This situation is the reverse of the normal network neutrality problem. Normally you would expect AT&T to charge extra for the use of Skype, and that would be a clear net neutrality violation. Having Skype charge extra for using AT&T's network is less bad; Skype is not an ISP and there are many competing VoIP alternatives which do n

    • by gad_zuki! (70830) on Sunday May 30, 2010 @03:35PM (#32399430)

      Right, in the sane world there would be no difference. I was doing Skype over 3G EVDO like 3 or 4 years ago, but then again my Treo wasn't controlled by Apple and the network it ran over was Sprint.

      In the AT&T/Apple world, you the consumer don't make choices. You don't run software willy-nilly. They allow you to run software, and if that software is seen as taking away profits from either entity then it won't get approved. Or in this case gets approved after 2 years of complaints, threatened lawsuits, and the FTC breathing down AT&Ts neck.

      • by Wrexs0ul (515885) <(mmeier) (at) (racknine.com)> on Sunday May 30, 2010 @03:47PM (#32399534) Homepage

        ...but there's a half-dozen carrier-neutral SIP/IAX2 apps on iTunes, and even more free apps purpose-built by companies offering VoIP over wifi/3G. I use one to connect to an Asterisk server and get great integration with my office PBX that is effectively a high-quality wifi phone.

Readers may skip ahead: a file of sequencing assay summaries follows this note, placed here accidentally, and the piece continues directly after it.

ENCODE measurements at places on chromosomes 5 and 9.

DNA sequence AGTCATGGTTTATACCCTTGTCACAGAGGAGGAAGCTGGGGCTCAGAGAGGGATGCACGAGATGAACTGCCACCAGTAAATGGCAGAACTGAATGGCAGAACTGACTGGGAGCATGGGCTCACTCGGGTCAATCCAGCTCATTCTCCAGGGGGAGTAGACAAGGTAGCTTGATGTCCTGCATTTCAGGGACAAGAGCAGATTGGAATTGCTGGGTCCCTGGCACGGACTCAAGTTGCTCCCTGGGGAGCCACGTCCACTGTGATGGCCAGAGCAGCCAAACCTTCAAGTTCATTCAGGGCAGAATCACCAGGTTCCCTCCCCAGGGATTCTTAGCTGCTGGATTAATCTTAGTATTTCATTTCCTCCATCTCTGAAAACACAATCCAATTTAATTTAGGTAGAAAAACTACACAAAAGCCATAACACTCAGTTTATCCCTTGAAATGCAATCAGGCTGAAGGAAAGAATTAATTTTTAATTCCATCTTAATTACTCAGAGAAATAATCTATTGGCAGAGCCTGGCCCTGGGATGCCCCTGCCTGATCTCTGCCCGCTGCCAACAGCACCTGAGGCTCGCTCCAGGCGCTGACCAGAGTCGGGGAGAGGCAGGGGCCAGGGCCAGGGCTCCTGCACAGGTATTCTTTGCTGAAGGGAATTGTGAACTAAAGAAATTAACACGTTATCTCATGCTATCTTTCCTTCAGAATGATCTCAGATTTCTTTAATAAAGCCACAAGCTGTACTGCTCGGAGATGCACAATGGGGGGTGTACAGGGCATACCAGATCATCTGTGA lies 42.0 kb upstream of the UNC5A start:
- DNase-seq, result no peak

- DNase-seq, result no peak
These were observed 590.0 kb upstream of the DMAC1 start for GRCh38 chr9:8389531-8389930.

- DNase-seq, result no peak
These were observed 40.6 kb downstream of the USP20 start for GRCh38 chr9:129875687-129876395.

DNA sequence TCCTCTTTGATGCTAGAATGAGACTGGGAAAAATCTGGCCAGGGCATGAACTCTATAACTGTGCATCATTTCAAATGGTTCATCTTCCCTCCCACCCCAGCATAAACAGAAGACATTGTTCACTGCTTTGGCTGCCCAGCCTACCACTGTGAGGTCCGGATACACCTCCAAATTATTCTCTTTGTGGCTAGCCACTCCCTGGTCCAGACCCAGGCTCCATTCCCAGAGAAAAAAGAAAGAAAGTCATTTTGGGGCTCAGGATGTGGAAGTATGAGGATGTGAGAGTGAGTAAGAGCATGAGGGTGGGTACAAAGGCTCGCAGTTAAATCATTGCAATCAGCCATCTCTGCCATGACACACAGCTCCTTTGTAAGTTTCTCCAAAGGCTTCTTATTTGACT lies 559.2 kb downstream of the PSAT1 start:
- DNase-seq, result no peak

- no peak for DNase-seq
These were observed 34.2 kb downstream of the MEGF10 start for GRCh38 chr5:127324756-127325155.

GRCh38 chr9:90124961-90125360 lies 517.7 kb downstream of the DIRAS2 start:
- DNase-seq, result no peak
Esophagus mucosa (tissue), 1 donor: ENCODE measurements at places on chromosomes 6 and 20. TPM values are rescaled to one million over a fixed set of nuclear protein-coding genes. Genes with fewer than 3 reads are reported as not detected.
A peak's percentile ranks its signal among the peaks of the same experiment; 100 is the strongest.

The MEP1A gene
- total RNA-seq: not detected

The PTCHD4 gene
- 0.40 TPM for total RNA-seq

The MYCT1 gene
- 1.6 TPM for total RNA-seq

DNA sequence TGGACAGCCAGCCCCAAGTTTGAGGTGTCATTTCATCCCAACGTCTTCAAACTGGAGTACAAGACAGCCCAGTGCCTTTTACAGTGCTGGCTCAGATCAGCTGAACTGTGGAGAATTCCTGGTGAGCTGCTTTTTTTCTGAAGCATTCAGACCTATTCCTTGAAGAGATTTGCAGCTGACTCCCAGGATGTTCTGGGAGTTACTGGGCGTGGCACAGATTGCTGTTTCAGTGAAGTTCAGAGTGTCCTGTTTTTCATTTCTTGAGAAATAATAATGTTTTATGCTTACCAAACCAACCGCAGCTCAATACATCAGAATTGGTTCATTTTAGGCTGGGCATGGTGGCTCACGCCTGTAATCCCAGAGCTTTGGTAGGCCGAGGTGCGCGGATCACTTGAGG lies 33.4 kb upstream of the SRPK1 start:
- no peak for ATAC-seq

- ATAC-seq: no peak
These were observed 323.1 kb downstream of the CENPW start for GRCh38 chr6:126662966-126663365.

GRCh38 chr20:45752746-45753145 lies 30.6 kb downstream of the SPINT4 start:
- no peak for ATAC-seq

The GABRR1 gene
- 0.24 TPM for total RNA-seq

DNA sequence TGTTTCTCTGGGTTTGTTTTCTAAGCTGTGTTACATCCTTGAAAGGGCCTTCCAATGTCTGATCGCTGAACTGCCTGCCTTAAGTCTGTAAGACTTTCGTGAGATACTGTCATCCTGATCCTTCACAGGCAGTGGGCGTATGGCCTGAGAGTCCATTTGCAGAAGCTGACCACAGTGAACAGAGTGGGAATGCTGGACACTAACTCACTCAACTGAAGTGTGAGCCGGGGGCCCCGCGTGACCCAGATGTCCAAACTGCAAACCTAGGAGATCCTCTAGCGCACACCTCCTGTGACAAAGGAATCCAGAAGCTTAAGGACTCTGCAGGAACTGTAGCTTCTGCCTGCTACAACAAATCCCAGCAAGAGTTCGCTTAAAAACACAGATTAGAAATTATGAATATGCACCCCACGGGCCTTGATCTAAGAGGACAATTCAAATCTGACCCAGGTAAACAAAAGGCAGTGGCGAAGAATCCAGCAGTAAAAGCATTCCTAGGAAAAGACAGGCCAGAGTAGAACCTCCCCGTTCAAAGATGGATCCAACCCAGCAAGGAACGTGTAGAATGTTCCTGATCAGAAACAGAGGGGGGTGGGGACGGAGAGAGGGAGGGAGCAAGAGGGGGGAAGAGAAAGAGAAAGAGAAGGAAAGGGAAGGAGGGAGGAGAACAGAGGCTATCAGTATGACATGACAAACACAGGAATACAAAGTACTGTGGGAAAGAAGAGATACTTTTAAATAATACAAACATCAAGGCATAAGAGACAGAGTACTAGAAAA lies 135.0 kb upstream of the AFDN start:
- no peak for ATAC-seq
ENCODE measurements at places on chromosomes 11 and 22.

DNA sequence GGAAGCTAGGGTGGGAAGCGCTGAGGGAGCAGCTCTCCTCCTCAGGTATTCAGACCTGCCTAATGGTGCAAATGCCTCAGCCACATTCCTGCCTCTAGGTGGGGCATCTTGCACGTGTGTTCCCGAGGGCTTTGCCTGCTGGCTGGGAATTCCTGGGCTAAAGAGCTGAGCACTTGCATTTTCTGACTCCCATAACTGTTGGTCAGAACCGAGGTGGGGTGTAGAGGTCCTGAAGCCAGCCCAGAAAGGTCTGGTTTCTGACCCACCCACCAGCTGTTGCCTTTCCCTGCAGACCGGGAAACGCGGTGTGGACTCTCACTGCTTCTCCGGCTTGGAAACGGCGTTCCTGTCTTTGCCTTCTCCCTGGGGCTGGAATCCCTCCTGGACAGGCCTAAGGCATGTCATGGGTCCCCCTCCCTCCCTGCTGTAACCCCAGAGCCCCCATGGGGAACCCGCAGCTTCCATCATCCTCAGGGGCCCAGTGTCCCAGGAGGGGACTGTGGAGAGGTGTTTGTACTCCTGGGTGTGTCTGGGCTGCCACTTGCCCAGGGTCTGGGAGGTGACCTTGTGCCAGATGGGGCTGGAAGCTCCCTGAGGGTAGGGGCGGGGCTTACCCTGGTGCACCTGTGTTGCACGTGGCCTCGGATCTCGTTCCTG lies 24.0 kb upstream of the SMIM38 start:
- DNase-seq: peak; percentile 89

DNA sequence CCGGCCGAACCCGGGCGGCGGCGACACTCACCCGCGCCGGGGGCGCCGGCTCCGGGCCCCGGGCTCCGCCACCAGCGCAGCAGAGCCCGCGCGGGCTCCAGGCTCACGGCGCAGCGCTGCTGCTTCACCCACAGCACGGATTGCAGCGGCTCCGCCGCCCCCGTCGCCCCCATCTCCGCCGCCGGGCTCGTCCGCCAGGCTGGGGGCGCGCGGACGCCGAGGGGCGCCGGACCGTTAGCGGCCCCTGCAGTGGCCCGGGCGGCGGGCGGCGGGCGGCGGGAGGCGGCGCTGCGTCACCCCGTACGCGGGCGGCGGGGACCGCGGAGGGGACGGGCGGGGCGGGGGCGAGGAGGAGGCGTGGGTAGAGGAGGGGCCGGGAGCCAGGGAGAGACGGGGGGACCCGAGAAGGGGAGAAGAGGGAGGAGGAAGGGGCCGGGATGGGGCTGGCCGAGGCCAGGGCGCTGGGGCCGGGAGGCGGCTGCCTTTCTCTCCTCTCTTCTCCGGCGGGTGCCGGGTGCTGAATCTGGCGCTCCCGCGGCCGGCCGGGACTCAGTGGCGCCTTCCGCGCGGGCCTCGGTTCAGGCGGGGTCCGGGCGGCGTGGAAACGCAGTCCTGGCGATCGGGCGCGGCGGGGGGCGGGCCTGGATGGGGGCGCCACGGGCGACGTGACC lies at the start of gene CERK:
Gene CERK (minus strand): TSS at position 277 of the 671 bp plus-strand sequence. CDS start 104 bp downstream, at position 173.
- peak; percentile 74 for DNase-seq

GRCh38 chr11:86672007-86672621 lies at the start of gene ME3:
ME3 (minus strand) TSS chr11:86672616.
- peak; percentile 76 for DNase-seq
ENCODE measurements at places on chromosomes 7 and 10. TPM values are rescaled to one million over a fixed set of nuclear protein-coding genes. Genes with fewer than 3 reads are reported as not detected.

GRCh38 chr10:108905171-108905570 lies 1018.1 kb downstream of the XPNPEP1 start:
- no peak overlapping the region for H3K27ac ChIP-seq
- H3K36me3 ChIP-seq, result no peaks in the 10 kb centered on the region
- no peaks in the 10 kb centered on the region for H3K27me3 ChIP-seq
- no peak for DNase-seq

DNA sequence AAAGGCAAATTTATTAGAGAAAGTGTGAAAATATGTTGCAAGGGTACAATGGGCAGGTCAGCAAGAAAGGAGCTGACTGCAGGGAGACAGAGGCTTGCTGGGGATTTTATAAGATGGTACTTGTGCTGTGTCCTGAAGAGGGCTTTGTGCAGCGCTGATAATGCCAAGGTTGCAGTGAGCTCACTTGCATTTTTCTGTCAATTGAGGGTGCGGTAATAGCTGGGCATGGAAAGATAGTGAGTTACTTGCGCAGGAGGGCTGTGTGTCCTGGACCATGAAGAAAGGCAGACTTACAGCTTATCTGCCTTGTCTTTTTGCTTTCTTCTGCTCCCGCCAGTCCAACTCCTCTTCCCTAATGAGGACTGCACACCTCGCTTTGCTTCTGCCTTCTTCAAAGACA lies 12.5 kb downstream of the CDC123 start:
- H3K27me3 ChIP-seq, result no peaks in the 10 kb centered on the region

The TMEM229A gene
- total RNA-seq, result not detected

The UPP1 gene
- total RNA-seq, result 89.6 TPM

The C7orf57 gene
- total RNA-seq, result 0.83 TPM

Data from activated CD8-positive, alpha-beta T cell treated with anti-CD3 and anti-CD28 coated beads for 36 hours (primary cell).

The announcement here was that Skype feels it solved problems inherent with changing latency of 3G to the point you can walk around and have a decent phone call. That's huge if it works because service quality where I am can change block-by-block. I'm sure they'll have an Android version of this too in no-time if that's the case.

        Apple is "Evil to the core(tm)". By choosing their products and harsh requirements for software reliability I'm forcing vendors to jump through hoops to sell me something. Maybe that's the trade-off for a device that just works.

        -Matt

        • by Weezul (52464) on Sunday May 30, 2010 @04:05PM (#32399660)

          All that shit "just works" on my N900, including Skype. Imho, the only mobile platform that doesn't "just work" is Window Mobile.

          • Re: (Score:3, Informative)

            by Luckyo (1726890)

            Skype has been working over any data connection on nokia phones for years, both via 3rd party applications as well as native one.

            Heck, the main complaint is that native skype app on nokia won't give you video calling at the moment, unlike the 3rd party apps that do.

            • PR1.2 (Score:3, Informative)

              by Weezul (52464)

              Nokia only just added video calling for Skype on the N900 last week in PR1.2, but that delay seems like just Nokia's Symbian heads acting like douche bags with respect to the Maemo/MeeGo platform designed to help them hold the high end phone market.